The employer in City and County of Swansea v Gayle was informed that an employee had been seen playing squash at a Sports Centre on two occasions when he was paid for being at work. The employer secretly filmed the claimant which confirmed this and he was dismissed.
His claim for unfair dismissal in the Tribunal was successful on the basis that Article 8 of the European Convention on Human Rights (right to respect for private life) had been breached by the use of the covert surveillance.
The EAT allowed the appeal, noting that individuals in public places do not have a reasonable expectation of privacy and that an employer is entitled to know where someone is and what they are doing in the employer's time. More importantly, the question to be asked was whether the employer had acted reasonably in treating the misconduct as a sufficient reason for dismissal. There is no freestanding right to hold a dismissal unfair because of the Tribunal's distaste for the way the employer has behaved.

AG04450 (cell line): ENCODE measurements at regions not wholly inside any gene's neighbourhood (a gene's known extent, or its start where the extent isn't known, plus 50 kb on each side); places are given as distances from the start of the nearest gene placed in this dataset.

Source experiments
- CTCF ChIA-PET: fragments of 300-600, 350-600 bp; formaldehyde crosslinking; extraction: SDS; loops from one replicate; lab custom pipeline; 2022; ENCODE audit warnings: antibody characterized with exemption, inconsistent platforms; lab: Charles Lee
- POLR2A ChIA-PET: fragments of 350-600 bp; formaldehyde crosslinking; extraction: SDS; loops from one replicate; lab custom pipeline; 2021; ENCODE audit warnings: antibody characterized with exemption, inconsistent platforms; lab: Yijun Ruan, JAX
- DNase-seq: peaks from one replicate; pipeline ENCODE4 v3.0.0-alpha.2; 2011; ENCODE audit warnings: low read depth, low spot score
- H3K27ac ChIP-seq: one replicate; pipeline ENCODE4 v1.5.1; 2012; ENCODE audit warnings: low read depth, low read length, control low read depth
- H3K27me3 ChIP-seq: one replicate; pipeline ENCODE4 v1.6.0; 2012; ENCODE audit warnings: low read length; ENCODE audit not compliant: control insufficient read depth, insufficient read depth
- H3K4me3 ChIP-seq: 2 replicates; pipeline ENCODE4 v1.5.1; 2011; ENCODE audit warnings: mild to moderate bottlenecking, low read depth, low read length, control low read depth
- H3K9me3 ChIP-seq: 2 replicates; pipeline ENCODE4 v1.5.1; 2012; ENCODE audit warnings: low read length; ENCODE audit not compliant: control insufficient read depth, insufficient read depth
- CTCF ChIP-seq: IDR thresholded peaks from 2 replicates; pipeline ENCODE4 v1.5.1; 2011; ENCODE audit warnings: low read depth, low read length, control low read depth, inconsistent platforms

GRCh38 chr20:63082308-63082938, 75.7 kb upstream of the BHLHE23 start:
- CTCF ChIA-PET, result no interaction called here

This case has echoes of another EAT decision earlier this year where audio recordings made, this time by a claimant, were found to be admissible as evidence in a discrimination claim even though the practice of making covert recordings was noted as being "very distasteful".
One other point to note from the case is the EAT's rejection of an argument that the employer's covert surveillance was conducted in breach of the Employment Practices Data Protection Code. Unlike the Data Protection Act itself, the Code is expressly guidance and not statutory and there may be alternative ways of meeting the Act's requirements.